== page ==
Apple's Vision Pro an impressive headset with few likely buyers, analysts say

Apple's Vision Pro headsets are on display at Apple's annual Worldwide Developers Conference at the company's headquarters in Cupertino, California, U.S. June 5, 2023. REUTERS/Loren Elliott

(Reuters) - Analysts lauded Apple's Vision Pro on Tuesday for its impressive technology, but warned that it will be a few years before the $3,499 augmented reality headset sees widespread adoption.

The device, which investors treated with a lukewarm reception, marked the company's first new product line since the launch of the Apple Watch nearly a decade ago.

Chief Executive Officer Tim Cook said it could spark the dawn of "spatial computing", where digital content blends with the physical world, just like how the iPhone changed the world of mobiles.

That vision, analysts said, could take some time to materialize because the high price tag will likely dissuade most buyers and the product does not have any clear use beyond entertainment in a still nascent augmented reality (AR) market.

"Apple proved they have a vision for the role AR technology could play for consumers ... and Vision Pro looked sleek/differentiated versus incumbents and performed with clear potential," Morgan Stanley analysts said.

"However, the Vision Pro is not ready for mass consumption," they added, pointing to a bulky external battery pack and the lack of a "killer app", among other issues.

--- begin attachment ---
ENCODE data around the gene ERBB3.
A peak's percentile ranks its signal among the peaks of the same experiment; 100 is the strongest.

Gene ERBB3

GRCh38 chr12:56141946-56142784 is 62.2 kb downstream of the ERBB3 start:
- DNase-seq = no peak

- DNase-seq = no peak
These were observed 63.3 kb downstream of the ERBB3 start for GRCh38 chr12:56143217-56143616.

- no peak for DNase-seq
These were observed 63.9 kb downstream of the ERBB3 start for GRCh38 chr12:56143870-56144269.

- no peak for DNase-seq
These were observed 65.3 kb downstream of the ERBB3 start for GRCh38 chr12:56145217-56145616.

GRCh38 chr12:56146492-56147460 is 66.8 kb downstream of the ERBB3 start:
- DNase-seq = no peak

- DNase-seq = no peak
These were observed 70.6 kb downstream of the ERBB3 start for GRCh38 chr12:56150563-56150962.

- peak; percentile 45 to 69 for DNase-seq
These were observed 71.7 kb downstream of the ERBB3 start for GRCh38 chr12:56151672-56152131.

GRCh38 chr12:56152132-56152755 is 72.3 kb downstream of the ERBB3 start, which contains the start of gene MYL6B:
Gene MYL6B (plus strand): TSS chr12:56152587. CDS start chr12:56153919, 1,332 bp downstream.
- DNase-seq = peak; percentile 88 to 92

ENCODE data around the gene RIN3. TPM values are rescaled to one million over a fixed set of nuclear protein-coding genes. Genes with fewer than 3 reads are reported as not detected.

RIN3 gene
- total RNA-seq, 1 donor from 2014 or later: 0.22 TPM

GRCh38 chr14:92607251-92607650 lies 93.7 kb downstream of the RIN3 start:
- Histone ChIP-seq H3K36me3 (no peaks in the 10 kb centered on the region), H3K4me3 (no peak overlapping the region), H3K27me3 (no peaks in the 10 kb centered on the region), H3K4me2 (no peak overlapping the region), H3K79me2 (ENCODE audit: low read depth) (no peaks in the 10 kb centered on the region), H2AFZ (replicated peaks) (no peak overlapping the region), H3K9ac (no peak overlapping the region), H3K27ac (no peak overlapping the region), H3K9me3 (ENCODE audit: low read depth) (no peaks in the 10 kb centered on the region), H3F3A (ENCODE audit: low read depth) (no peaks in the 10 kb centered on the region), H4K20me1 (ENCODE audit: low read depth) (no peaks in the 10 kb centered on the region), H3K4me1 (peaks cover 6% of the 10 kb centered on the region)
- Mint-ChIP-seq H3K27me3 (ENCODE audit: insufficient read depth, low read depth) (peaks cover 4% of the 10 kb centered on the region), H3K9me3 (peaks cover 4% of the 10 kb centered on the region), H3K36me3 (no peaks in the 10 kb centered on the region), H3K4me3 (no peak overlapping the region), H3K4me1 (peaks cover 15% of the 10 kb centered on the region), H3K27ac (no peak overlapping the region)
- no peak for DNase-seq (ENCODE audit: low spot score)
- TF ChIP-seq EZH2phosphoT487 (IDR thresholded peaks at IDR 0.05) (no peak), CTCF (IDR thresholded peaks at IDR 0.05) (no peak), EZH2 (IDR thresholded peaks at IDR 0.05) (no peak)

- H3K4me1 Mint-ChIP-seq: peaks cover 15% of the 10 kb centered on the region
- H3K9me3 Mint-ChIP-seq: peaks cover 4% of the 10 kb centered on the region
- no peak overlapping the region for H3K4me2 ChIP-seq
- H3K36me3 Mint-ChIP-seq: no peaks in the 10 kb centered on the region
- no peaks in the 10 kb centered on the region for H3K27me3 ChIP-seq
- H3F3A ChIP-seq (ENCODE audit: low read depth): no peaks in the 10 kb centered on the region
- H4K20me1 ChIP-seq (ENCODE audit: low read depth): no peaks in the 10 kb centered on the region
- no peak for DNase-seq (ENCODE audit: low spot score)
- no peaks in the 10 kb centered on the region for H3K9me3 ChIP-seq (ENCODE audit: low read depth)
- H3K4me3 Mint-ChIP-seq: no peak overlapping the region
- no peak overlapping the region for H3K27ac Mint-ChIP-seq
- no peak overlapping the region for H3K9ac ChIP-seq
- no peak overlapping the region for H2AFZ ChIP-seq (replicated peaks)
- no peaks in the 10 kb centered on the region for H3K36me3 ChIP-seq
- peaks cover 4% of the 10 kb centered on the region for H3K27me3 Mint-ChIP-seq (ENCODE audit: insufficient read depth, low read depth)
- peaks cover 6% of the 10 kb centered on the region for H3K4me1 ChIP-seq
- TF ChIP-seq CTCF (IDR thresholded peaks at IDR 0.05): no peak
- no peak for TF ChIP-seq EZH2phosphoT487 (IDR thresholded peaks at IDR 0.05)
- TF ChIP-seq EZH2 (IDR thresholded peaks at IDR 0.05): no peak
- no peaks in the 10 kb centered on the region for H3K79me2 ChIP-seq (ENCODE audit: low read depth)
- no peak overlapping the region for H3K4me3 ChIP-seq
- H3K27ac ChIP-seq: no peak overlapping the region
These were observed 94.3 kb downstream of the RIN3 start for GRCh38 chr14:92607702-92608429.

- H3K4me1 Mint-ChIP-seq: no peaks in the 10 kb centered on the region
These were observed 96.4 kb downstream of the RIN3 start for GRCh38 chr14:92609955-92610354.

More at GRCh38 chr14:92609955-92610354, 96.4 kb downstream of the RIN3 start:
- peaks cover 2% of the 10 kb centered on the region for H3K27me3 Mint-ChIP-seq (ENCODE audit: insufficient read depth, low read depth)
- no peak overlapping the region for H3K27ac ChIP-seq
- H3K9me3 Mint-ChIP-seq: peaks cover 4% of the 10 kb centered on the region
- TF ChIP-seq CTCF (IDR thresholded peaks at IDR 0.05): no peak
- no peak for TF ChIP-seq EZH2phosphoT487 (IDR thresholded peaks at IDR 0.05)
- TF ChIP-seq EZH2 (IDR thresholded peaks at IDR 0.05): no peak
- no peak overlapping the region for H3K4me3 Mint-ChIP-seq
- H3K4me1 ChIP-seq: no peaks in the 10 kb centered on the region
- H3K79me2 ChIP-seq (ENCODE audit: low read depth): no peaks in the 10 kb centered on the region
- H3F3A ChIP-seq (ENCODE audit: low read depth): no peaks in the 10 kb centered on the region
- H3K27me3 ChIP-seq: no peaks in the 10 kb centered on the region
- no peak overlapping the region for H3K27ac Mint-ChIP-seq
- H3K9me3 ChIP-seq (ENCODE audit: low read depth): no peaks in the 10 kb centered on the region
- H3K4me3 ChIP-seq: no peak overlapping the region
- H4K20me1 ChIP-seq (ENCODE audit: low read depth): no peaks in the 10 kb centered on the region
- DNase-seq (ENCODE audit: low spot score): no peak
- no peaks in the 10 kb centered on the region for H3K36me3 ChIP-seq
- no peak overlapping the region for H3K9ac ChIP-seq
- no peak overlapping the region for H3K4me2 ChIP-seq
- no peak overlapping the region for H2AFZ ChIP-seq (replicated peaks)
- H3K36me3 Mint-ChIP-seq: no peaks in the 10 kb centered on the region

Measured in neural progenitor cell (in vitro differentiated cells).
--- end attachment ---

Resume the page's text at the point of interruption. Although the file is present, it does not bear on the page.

Some analysts also warned that cheaper AR offerings from market leader Meta Platforms could be an impediment as the Meta Quest 2 retails at $299 and its successor unveiled last week, Meta Quest 3, is priced at $499.

"Although Apple will give Meta the biggest challenge since the Facebook owner's entry into the segment, it won't be able to overtake Meta in terms of shipments," said Harmeet Singh Walia, senior analyst at Counterpoint Research.

But he added that Apple may not need to dominate the market in terms of shipments to become the most prominent player.

"As with smartphones, in which Apple usually has well over 80% share of profitability with around 20% share of shipments, it may become the most successful player without becoming most widely adopted," Walia said.

The uncertainty regarding Vision Pro sales also drove a wide range of predictions on its expected shipments once the device goes on sale next year.

KGI Securities analyst Christine Wang said she expected shipments of 200,000 in the first year, while Credit Suisse predicted Apple could ship over 1 million units in the period.

For comparison, Apple sold more than 1.4 million iPhones in the first year after launch, garnering $630 million in sales.

Apple's shares were down 0.7% on Tuesday.

Still, several analysts believe the company has created a "no lose" situation for itself through its move into AR.

James Cordwell of Atlantic Equities said "if the device were eventually to drive a platform shift from mobile to AR, Apple has positioned itself to extend its leadership from the smartphone era to that new epoch."

"If it fails to gain traction, then it will most likely be because VR/AR is a technological dead end, thus extending the dominance of the smartphone as the primary consumer device."

(Reporting by Aditya Soni; Editing by Shounak Dasgupta)

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